Sydney Posts 4.3% Housing Value Growth
If I were to use the racing jargon, I would say that Sydney is simply cantering away from its rivals. Recording a 4.3% growth in median house prices for the September quarter, the harbour city has well and truly raised its tether and also raised the bar for its peers. Toby Johnstone in an article for The Sydney Morning Herald observes the trend.
Sydney smashes past the $700,000 barrier
Sydney has bolted past the $700,000 barrier and this will mean dearer detached houses as well as apartments. Johnstone says that amidst the property market revelry, we should not ignore to take a look at the first home buyers. They are certainly discomfited because detached houses will cost them $90,000 more and apartments $65,000 more now vis-a-vis January 2012.
It is far ahead in terms of national median housing growth
Nationally, capital value growth hasn’t been anything worth talking about. Melbourne has posted a moderate figure (2.2%) and others have barely troubled the score keepers. In fact, median house prices in Canberra have fallen by 1.4%..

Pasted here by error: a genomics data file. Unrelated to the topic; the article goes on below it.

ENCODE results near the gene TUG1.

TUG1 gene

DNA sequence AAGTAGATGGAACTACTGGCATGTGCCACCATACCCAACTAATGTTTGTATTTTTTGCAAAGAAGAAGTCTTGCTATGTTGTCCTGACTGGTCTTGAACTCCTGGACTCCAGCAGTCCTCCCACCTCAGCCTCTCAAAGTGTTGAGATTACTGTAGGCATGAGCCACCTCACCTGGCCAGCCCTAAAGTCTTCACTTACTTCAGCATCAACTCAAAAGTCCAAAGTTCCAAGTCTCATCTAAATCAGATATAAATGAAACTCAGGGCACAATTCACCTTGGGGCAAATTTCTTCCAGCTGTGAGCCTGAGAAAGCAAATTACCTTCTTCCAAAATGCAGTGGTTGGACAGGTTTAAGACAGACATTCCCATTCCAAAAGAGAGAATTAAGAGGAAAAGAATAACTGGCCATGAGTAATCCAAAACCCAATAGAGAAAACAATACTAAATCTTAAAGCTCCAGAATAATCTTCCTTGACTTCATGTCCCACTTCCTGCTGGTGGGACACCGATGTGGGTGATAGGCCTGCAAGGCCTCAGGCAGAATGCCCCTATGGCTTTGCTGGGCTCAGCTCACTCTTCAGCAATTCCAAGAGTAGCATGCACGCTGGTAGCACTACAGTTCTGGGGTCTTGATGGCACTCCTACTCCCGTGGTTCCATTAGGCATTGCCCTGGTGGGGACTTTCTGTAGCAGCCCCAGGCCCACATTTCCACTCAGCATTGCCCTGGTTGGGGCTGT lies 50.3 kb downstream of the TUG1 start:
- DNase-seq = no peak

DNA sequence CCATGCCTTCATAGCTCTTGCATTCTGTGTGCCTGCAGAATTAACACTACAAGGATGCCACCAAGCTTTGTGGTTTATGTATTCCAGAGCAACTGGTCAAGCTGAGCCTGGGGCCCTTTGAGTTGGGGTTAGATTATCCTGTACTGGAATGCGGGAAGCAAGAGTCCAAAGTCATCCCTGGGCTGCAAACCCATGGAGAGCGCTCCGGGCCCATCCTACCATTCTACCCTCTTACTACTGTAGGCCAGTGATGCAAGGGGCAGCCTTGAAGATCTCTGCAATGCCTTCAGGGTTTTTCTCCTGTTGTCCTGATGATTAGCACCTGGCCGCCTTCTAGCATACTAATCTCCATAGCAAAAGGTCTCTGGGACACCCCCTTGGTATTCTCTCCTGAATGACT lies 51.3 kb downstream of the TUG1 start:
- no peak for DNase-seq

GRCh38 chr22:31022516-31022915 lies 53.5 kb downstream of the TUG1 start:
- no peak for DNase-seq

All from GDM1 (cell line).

Major causes of Sydney’s rise
Apart from the reasons linked directly to the property market, spree of overseas investors, multicultural canvas of the city itself, and leashed unemployment have together contributed to Sydney’s change of fortunes over the last couple of years.
The Prestige Market is also resilient this time, as is witnessed by the auction clearance rates. This certainly augurs well for Sydney.
You can read the original article here.
Sydney has shot past Melbourne for the first time this year in terms of housing value growth in capital cities. From the looks of it, Sydney is all set to steal the march from here.
Overseas investors seek safe haven in Sydney
I would also like to point out that overseas investors not only seek a safe haven in Sydney (amidst investment volatility in other major real estate hubs), they also feel that university education for their children will hold more promise in this harbour city.
Real Vs. nominal housing value growth
I have a word of caution to offer here. In times of steadily rising household income, I would not lay too much emphasis on the median house price growth. It would be another story once we find the income-adjusted growth figures.
Do you think housing value growth is a true (real not nominal) reflection of a city’s progress?